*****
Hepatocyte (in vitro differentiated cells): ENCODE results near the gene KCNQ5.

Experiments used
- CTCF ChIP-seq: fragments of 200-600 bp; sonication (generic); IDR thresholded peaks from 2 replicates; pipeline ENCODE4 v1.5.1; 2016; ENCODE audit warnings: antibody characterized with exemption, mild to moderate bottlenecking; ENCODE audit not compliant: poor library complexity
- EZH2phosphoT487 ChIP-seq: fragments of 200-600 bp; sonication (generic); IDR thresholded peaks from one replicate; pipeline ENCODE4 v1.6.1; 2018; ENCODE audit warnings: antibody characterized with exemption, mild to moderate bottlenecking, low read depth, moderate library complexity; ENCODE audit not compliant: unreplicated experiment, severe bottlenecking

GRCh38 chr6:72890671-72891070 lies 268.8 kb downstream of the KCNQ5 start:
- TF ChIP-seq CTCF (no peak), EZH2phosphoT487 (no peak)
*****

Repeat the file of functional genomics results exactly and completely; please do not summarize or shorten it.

Hepatocyte (in vitro differentiated cells): ENCODE results near the gene KCNQ5.

Experiments used
- CTCF ChIP-seq: fragments of 200-600 bp; sonication (generic); IDR thresholded peaks from 2 replicates; pipeline ENCODE4 v1.5.1; 2016; ENCODE audit warnings: antibody characterized with exemption, mild to moderate bottlenecking; ENCODE audit not compliant: poor library complexity
- EZH2phosphoT487 ChIP-seq: fragments of 200-600 bp; sonication (generic); IDR thresholded peaks from one replicate; pipeline ENCODE4 v1.6.1; 2018; ENCODE audit warnings: antibody characterized with exemption, mild to moderate bottlenecking, low read depth, moderate library complexity; ENCODE audit not compliant: unreplicated experiment, severe bottlenecking

GRCh38 chr6:72890671-72891070 lies 268.8 kb downstream of the KCNQ5 start:
- TF ChIP-seq CTCF (no peak), EZH2phosphoT487 (no peak)